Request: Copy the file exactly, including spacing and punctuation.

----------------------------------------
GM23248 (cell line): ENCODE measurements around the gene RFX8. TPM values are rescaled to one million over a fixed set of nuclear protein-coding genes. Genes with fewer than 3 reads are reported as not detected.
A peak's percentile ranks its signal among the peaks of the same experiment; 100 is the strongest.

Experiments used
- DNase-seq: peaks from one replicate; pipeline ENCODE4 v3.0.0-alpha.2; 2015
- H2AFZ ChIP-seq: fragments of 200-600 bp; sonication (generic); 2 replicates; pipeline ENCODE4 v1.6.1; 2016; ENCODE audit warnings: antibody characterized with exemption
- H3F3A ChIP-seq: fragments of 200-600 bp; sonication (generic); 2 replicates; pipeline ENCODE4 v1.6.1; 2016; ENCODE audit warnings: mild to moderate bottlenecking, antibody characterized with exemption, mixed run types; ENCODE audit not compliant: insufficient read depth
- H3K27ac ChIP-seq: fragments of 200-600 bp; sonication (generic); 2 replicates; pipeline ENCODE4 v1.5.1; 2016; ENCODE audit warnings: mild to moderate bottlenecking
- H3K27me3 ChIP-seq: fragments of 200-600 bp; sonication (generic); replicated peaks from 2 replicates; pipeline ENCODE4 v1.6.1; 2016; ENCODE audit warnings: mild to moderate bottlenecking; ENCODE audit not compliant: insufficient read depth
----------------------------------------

GM23248 (cell line): ENCODE measurements around the gene RFX8. TPM values are rescaled to one million over a fixed set of nuclear protein-coding genes. Genes with fewer than 3 reads are reported as not detected.
A peak's percentile ranks its signal among the peaks of the same experiment; 100 is the strongest.

Experiments used
- DNase-seq: peaks from one replicate; pipeline ENCODE4 v3.0.0-alpha.2; 2015
- H2AFZ ChIP-seq: fragments of 200-600 bp; sonication (generic); 2 replicates; pipeline ENCODE4 v1.6.1; 2016; ENCODE audit warnings: antibody characterized with exemption
- H3F3A ChIP-seq: fragments of 200-600 bp; sonication (generic); 2 replicates; pipeline ENCODE4 v1.6.1; 2016; ENCODE audit warnings: mild to moderate bottlenecking, antibody characterized with exemption, mixed run types; ENCODE audit not compliant: insufficient read depth
- H3K27ac ChIP-seq: fragments of 200-600 bp; sonication (generic); 2 replicates; pipeline ENCODE4 v1.5.1; 2016; ENCODE audit warnings: mild to moderate bottlenecking
- H3K27me3 ChIP-seq: fragments of 200-600 bp; sonication (generic); replicated peaks from 2 replicates; pipeline ENCODE4 v1.6.1; 2016; ENCODE audit warnings: mild to moderate bottlenecking; ENCODE audit not compliant: insufficient read depth